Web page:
Two year guarantee for software products within the EU?

As a response to the EU Action Agenda to strengthen consumer protection for software products, two EU Commissioners, Viviane Reding and Meglena Kuneva, have proposed consumer protection rules for sof...
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Two year guarantee for software products within the EU?

by Heidi on May 19th, 2009 in Law Enforcement and Legal Action.

As a response to the EU Action Agenda to strengthen consumer protection for software products, two EU Commissioners, Viviane Reding and Meglena Kuneva, have proposed consumer protection rules for software products which are in line with the current consumer protection rules for physical products.

Under the current Consumer Sales Directive, a manufacturer of a physical product (tangible moveable good) is obliged to guarantee such product for a period of two years, whereas the aforementioned directive does not apply to intangible products such as software products. The Distance Selling Directive includes rules relating to distance sale of software and entitles consumers to a limited cancellation period for online purchases of software products (but not if the seal has been broken). One must hope that the EU Commissioners’ proposal is rather an intent to increase consumer protection in relation to software products than an actual intent to impose the exact same guarantees for software products as for physical products as the latter raises a number of concerns.

The idea of establishing a certain level of consumer protection for software products may be a good idea per se. However, in order to achieve fair and reasonable consumer protection rules for software products one must also consider the quite huge differences between physical products and software products, such as:

-    In the software industry there is a fine line between software and services and it is often quite difficult to define whether the end user pays for the software or for the thereto related services. In the malware industry the end users generally receive, during the license period, software updates (correcting bugs in the software) and definition files updates (in order to keep the protection of the product up to date with new malware on the market). Is that a software product or a software service? Is the proposed two-year software guarantee supposed to cover software services as well, and if not, how shall one draw the distinction between software and services? Is a fixed two-year term guarantee the right tool to address software products which are licensed and not sold (and why should anyone then ever buy a license for a longer term than two years)? Shall software providers always have full liability for software products during the license term up to two years, whereas the providers of physical products are obliged to provide a two-year guarantee for products which generally are supposed to have a life cycle way beyond that guarantee?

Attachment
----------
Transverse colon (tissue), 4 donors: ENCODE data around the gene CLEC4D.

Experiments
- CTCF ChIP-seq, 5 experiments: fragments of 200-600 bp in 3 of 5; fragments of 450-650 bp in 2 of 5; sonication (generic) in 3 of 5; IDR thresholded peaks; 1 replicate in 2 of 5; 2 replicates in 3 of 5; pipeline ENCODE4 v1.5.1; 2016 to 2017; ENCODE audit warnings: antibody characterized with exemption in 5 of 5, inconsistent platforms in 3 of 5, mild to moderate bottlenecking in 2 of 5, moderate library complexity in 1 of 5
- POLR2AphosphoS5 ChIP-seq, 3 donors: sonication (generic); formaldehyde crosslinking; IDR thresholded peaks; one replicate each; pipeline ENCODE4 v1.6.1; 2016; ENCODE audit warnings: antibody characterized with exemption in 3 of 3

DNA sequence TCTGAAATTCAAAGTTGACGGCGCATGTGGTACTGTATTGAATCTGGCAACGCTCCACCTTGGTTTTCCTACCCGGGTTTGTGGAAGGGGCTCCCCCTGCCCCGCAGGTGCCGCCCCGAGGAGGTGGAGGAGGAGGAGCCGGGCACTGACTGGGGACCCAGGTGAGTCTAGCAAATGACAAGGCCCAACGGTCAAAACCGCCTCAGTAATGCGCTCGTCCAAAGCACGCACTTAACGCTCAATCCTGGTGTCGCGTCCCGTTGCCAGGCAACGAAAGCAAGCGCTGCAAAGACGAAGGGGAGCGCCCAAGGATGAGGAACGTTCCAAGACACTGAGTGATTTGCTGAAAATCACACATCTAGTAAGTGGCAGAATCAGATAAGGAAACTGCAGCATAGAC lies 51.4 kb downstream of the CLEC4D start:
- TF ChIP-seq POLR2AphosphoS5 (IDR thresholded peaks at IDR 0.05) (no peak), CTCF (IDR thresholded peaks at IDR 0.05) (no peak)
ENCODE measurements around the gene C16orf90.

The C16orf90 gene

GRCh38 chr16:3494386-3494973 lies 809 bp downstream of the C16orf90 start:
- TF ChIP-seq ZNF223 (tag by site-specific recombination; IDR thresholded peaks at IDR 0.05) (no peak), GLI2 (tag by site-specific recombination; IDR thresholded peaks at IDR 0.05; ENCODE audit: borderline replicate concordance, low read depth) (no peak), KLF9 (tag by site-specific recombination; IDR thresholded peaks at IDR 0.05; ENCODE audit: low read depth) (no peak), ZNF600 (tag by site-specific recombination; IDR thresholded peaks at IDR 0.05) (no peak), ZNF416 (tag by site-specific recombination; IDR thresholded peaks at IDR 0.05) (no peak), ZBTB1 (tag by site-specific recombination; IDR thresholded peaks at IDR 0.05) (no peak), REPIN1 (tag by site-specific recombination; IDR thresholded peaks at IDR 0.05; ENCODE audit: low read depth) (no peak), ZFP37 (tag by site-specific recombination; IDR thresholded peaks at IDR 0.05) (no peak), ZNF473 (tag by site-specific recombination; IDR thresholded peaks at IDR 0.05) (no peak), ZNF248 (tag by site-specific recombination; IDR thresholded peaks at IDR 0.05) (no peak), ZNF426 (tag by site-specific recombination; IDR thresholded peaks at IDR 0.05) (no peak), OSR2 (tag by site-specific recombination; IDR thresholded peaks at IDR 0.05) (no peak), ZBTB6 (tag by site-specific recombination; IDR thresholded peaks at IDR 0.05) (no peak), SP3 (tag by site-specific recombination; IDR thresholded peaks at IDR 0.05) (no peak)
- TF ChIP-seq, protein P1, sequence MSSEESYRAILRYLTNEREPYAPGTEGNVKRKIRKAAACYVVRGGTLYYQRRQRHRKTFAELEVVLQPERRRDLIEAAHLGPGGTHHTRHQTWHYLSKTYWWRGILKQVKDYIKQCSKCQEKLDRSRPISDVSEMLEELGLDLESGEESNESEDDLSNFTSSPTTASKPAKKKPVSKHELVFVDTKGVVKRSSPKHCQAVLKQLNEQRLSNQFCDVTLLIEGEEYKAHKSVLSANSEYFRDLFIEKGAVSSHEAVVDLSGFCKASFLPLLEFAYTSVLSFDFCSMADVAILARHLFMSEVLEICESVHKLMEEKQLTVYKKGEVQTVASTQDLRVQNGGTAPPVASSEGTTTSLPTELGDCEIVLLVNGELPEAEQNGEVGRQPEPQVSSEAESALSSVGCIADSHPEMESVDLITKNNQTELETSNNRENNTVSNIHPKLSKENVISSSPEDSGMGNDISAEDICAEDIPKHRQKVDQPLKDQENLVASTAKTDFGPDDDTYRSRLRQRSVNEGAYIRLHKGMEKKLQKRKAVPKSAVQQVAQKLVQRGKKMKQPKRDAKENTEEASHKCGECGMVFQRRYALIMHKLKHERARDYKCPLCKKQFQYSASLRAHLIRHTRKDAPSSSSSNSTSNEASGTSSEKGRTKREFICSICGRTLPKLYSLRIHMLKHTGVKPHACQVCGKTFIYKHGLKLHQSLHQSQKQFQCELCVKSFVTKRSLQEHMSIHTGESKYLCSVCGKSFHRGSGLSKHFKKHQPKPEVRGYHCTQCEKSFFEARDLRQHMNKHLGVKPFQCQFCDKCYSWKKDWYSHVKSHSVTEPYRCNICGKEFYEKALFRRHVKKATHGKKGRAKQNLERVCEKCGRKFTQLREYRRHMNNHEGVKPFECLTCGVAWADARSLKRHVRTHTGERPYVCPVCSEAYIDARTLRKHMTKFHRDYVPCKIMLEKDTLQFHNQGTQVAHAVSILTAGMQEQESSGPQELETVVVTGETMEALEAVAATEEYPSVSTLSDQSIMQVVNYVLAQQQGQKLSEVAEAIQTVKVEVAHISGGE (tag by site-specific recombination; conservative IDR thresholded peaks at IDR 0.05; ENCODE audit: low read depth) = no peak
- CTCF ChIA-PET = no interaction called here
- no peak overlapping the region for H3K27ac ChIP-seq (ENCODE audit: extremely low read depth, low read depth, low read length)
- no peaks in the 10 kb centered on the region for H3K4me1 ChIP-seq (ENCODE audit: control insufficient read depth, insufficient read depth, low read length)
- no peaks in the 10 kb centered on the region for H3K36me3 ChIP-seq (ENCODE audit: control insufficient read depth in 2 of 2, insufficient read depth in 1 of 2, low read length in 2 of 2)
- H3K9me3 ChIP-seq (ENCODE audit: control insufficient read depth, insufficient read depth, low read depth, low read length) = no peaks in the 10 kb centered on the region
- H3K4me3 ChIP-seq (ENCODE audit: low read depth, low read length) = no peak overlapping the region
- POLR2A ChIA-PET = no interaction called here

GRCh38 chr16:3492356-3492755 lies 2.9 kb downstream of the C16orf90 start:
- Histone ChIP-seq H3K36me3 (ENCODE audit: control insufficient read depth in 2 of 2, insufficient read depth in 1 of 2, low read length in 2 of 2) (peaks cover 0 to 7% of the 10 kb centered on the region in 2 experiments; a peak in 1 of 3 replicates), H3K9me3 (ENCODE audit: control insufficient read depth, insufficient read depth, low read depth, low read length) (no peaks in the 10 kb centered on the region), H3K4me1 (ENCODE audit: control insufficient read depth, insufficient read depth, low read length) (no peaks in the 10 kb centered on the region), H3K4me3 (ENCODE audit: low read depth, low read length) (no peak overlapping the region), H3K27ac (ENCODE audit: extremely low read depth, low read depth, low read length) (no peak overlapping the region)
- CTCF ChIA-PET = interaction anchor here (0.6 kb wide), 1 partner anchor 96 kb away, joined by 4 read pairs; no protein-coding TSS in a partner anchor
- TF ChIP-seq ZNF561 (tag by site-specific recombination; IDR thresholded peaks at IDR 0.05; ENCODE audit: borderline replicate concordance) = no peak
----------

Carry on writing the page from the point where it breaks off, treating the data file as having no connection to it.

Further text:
-    Another issue to take into consideration is that consumers purchasing physical product are purchasing “finished” products, whereas software products never become “finished” in that sense. As long as there is software there will be bugs. Most software companies update their software on a regular basis to address bugs that have been discovered by end users or the company itself and provide its end users software updates that include bug fixes, whether free of charge or for a support fee. If the software industry becomes liable under law to provide non-defective software products and to correct, free of charge, all bugs in software products, that would undoubtedly delay the release of new software products and increase the license fees therefore as the quality assurance of the software products would be increased.

-    A lot of software companies offer beta versions, freeware or opens source versions of their software products. What type of liability shall software publishers face towards consumers for such software products? It is not a far-fetched guess that a lot of software companies would cease their provision of freeware or open source software if they would risk a huge liability towards consumers for such free software products.

Thus, the current consumer protection for physical products is hardly appropriate for software products and any effort to increase consumer protection for software products should rather focus on establishing fair, reasonable and appropriate consumer protection rules for software (whether it is a product or a service) than to attempt to fit it within already existing legislation. Hopefully, the purpose with this proposal from the EU Commissioners’ side is just an attempt to involve the quite unwilling software industry in a debate on consumer protection for software products in order to achieve reasonable consumer protection for software products.

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